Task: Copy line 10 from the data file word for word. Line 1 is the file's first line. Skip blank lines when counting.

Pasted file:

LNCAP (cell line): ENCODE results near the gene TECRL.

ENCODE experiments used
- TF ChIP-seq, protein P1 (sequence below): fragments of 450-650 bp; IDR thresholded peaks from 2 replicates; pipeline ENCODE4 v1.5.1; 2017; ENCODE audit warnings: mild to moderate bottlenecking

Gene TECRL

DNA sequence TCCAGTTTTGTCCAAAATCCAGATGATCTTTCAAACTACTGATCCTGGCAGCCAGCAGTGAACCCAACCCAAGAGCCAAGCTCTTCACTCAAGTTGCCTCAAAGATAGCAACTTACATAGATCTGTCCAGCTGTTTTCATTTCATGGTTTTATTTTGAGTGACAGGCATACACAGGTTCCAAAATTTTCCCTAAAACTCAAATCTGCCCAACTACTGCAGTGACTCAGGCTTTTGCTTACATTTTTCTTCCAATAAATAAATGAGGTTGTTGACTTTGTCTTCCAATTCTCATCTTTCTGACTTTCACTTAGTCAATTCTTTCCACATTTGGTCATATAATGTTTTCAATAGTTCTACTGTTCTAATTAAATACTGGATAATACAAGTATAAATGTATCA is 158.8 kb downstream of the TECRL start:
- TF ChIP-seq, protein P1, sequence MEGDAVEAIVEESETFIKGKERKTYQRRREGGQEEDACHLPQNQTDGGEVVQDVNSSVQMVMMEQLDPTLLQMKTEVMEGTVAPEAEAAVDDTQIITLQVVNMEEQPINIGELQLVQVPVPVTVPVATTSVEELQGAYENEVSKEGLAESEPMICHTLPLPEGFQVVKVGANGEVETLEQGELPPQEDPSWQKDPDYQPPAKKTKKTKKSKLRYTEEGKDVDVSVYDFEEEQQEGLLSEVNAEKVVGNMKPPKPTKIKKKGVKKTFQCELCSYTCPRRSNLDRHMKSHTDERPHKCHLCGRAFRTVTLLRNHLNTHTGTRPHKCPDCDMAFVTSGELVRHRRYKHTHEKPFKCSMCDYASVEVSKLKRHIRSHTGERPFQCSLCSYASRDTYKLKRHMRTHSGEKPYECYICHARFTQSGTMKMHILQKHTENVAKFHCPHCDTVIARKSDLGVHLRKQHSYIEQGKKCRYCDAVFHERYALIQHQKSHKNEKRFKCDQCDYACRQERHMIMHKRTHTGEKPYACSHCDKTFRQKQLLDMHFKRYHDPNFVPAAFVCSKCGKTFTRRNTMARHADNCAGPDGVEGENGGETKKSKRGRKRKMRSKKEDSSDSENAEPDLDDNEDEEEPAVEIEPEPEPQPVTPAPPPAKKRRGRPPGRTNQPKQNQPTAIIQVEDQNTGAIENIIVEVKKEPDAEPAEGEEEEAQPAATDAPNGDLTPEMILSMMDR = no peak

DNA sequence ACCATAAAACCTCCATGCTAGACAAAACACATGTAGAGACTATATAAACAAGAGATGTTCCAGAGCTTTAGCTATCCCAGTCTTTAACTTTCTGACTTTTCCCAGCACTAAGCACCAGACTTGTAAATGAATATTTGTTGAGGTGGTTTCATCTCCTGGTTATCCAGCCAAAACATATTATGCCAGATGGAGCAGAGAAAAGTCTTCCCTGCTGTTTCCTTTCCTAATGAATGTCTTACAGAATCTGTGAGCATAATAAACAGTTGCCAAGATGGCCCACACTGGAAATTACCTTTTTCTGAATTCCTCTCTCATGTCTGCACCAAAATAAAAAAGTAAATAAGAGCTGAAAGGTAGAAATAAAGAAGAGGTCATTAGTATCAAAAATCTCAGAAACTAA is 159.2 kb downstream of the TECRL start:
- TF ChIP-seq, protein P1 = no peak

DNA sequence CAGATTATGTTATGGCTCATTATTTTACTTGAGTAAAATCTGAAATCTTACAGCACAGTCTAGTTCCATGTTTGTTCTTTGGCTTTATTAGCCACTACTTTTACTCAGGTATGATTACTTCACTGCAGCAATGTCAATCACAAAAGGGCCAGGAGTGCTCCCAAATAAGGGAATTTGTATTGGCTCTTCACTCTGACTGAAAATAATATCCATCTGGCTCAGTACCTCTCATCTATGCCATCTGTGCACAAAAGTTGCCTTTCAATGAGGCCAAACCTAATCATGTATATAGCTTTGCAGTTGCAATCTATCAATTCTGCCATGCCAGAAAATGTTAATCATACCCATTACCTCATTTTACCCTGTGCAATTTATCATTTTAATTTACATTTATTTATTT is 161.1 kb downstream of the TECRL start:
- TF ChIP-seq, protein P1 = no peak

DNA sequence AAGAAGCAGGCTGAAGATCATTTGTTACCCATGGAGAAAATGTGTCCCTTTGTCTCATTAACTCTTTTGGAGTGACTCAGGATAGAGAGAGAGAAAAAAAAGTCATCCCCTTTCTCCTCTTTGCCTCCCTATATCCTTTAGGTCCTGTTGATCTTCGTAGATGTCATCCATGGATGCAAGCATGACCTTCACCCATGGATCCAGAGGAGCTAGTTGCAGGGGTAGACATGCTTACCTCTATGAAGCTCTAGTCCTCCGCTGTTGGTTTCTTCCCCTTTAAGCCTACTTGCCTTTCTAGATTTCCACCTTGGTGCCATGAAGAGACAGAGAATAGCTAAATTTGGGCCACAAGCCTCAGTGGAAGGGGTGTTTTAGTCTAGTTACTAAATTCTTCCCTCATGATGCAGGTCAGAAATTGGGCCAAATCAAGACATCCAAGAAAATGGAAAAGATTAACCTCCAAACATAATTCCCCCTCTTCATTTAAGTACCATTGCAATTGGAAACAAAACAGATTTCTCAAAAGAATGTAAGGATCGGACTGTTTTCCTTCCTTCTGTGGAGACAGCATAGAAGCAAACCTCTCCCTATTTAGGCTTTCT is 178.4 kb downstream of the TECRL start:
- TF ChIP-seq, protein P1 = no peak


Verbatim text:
- TF ChIP-seq, protein P1 = no peak